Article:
10am. $25. International House, 3701 Chestnut St.

Monday, April 30

Quintron & Miss Pussycat
Quintron’s an inveterate tinkerer and organ-playing iconoclastic nourished by the Big Easy’s weirdo-friendly environs. His wife/partner Miss Pussycat adds some vocals and frequently precedes the show with her resplendently offbeat puppetry. His music frequently features borderline cheesy drum machines dance beats and swirling garage-inflected organ played with a joyous, unaffected abandon reminiscent of Jonathan Richman. Though he generally favors big carnivalesque textures, he remains a mad scientist at heart, willing to incorporate just about anything—as demonstrated on last year’s more moody and sedate, sample-driven Sucre Du Savage. Much of it was conceived or recorded while he was behind glass as a live exhibit at New Orleans Museum of Art. He’s certainly a one-of-a-kind artifact. -Chris Parker

8pm. $10. With Starwood + Hot Guts. Kung Fu Necktie, 1250 N. Front St.

The Awesome Tribeca Fest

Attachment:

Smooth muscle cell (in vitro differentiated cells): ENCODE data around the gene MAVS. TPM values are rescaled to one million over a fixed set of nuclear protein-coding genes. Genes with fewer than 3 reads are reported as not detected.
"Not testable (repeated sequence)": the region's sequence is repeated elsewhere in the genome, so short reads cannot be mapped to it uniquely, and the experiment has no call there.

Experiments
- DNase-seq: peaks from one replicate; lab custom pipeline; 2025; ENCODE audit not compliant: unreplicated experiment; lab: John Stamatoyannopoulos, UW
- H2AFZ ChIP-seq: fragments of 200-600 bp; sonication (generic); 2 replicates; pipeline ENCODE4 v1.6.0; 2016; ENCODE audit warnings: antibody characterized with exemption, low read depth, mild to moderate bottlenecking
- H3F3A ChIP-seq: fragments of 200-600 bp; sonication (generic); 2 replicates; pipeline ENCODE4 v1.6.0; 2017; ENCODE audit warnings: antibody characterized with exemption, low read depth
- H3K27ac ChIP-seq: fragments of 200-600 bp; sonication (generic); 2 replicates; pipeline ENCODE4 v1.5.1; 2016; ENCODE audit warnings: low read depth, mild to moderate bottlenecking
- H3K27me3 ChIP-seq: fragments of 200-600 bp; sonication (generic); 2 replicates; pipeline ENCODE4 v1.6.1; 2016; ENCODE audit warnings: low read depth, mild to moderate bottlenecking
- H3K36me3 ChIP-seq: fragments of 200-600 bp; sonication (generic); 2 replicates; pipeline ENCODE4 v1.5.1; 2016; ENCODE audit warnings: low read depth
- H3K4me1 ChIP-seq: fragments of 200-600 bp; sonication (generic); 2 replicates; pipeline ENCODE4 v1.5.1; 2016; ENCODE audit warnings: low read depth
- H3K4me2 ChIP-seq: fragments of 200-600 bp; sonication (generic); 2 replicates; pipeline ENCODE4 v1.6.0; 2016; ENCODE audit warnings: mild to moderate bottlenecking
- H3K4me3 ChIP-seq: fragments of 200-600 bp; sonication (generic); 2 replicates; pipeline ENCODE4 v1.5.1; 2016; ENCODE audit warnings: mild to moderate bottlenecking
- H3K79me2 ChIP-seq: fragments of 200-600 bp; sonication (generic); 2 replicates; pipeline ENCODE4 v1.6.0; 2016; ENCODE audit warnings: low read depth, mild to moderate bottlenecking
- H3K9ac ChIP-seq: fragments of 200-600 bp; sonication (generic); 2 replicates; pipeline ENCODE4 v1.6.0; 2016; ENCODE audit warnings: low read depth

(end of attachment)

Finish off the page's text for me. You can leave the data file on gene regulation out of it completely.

Since 2002, the Tribeca Film Festival presents Lower Manhattan with a cinematic event each spring which spans several days and theaters. While the festival this year just wrapped up on Sunday, you can still experience some of the movie madness this week in Philly. The Awesome Fest has teamed up with Tribeca Film to screen four new releases over two nights at the Trocadero. Each night, $3 grants you admission to two films and a beer. Tonight, catch Jenna Fischer in The Giant Mechanical Man followed by Death of a Superhero. Tomorrow, check out Booker’s Place: A Mississippi Story and French thriller Sleepless Night. -A.K.

8pm and 10pm. $3. Trocadero, 1003 Arch St. 215.922.6888.

Tuesday, May 1

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1. Yet another disgusted reader said... on Apr 25, 2012 at 03:57PM


Martin McDonagh's play is titled A BEHANDING IN SPOKANE, not A BEHEADING..., as you call it more than once. Nor, as I remember, is it clear that the play is set in Ohio.”